“Last Days in The Desert”
Synopsis: An imagined incident from the end of Jesus’ forty days in the wilderness sees him struggle with the Devil when he encounters a stricken family, testing his resolve.
What You Need To Know: Rodrigo García‘s last feature film "Albert Nobbs" may have felt a little starchy overall, but the director did get some great performances, and if all his new film promised was an intriguingly pared-back chance for Ewan MacGregor, playing Jesus, to stem the run of disappointing roles and bit parts that he’s had for the last few years, we’d be all for it. But there also promises to be some meaty discussions about faith, God and the Other Guy, reliable supporting actors Ciaran Hinds and Tye Sheridan along with "Man of Steel"’s Ayelet Zurer play the imperilled family, and most excitingly it’s shot by no less a name than Emmanuel Lubezki, so this has a lot going for it. If nothing else, the film should be entirely out of the run of your standard Sundance coming-of-age comedy or family drama.
Synopsis: A down-on-his-luck gambler teams with a charming young drifter for a road trip that leads them to a high-stakes poker game in New Orleans.
What You Need To Know: “It’s Kind Of A Funny Story” may have felt like a misfire from “Half Nelson” directors Anna Boden & Ryan Fleck, but they return to Sundance this year with a film that gives us serious 1970s character-drama vibes —a gambler-road-trip-mismatched-duo mashup with a cracking cast. Ryan Reynolds, who’s been making smart choices lately post "RIPD" debacle, and the great Ben Mendelsohn (“Animal Kingdom,” “Starred Up”), finally getting a deserved leading role in a U.S. movie are front and center, but the supporting cast looks strong too, with Sienna Miller continuing her quiet, surprising conquest of the "supporting female character in indie drama" category, along with Analeigh Tipton, Robin Weigert and Alfre Woodard, while “Blue Valentine” DoP Andrij Parekh is shooting. Perhaps it should even have been higher than 74 on our 100 Most Anticipated 2015 Titles feature?
Synopsis: A lonely Barnard freshman is befriended by her madcap stepsister-to-be who frets her out of her solitude with ridiculous schemes, one involving a stolen cat.
What You Need To Know: Noah Baumbach ("The Squid & The Whale") not only rather reinvented himself with “Frances Ha” his last collaboration with actress/co-writer Greta Gerwig, but he also shot it under the radar and has done the same with this follow-up, also to star Gerwig along with Lola Kirke. This film’s been described as "looser and wonkier" than "Frances Ha," (which was already pretty charmingly loose and wonky) and Baumbach has named "The Great Gatsby" and "Something Wild" as comparison points. Aside from that though, little is known about the project, bar it being shot in color this time and that Dean Wareham and Britta Phillips (ex Luna) are writing the score, but with Fox Searchlight recently picking it up, and "Frances Ha" being so damn adorable, the signs are good (and we placed it at 20 on our overall 100 Most Anticipated 2015 Films list).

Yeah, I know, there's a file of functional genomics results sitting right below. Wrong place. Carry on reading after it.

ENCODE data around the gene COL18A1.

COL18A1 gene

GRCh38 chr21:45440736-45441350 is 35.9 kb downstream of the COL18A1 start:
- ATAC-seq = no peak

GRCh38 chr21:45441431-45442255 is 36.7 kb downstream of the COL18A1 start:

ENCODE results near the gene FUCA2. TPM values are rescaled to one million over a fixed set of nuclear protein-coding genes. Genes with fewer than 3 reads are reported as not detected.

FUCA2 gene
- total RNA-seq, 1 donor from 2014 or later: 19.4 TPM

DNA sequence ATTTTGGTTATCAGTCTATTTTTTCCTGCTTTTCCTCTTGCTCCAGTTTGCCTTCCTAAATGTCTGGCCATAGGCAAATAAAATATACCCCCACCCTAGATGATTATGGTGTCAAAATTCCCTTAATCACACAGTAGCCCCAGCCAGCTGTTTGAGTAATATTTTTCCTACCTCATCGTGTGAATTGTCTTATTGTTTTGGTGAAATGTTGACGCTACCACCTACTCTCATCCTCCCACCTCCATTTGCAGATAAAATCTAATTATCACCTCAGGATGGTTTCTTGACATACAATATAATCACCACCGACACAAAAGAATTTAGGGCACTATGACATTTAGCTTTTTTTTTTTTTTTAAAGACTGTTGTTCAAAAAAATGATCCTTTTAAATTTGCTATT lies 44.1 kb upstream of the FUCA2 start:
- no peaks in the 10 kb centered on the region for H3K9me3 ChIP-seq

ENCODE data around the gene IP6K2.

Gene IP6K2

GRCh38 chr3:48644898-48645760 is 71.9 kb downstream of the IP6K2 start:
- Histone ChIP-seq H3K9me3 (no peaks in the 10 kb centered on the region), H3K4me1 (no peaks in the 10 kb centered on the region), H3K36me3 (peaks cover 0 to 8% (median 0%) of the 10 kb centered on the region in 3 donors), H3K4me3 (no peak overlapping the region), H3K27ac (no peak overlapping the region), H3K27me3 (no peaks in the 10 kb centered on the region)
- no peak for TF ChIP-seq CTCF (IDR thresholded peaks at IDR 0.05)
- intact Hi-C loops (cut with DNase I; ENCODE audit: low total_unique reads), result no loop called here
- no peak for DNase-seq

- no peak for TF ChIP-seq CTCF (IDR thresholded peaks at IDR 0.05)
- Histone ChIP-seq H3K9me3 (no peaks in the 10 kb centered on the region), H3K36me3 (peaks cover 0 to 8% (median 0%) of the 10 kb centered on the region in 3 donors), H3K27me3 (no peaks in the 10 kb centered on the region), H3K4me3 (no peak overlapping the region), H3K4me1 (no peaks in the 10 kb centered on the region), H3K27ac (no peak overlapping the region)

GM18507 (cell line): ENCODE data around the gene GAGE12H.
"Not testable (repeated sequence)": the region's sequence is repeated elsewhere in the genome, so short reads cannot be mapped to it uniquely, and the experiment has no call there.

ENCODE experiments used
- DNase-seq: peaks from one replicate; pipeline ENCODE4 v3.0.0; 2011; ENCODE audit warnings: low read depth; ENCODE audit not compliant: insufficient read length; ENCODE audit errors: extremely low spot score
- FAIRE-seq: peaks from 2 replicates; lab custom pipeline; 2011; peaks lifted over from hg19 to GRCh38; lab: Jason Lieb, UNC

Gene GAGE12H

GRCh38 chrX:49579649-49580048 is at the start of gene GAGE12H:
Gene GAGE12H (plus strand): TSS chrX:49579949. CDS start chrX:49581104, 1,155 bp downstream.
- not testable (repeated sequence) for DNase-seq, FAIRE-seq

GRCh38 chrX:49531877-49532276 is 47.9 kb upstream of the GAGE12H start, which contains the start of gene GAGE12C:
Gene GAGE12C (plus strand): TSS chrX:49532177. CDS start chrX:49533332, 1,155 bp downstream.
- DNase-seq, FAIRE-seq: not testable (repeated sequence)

Synopsis: A gay couple trying to have a baby with the help of their best friend encounter unexpected resistance from a neighborhood personality known as the Bishop, which becomes more aggressive as time goes on.
What You Need To Know: Chilean filmmaker Sebastian Silva likes to take audiences into uncomfortable places with a mix of comedy, drama, absurdity and sheer awkwardness, and he returns to Sundance having made it something of his spiritual home after the award-winning “The Maid” and then the 2013 double header “Magic Magic” and “Crystal Fairy.” His latest, a mix of sexuality, parenting, homophobia and religion sounds like he’s again combining genres and moods and he has again attracted an engagingly eclectic cast in Kristen Wiig, Tunde Adebimpe (from TV on the Radio), Alia Shawkat, Mark Margolis and Reg E. Cathey. All of which earned it a spot on our radar for 2015 —it was our no. 82 pick for the 100 Most Anticipated Films of the Year.
Synopsis: Just the vague idea of sleep paralysis sounds terrifying, and so this documentary/horror film explores the terrifying phenomenon of those that suffer from this disorder and find themselves trapped in the nightmarish in-between netherworlds of sleeping and semi-consciousness.
What You Need To Know: Thanks to the documentary “Room 237”—about the crazy fan conspiracy theories revolving around Stanley Kubrick’s “The Shining”— filmmaker Rodney Ascher firmly landed on the filmmaking map. It’s a bit of a polarizing work around The Playlist, but less so about Ascher’s filmmaking, which was certainly intriguing and much more about the topic (batshit crazy fans and their terrible ideas). Still it’s a memorable film and Ascher moving into quasi-doc/narrative horror territory sounds fascinating.
Synopsis: A couple who have just moved to L.A. befriend another couple when their children meet in the park. But when then spend an evening at their new friends’ house, things become progressively more bizarre.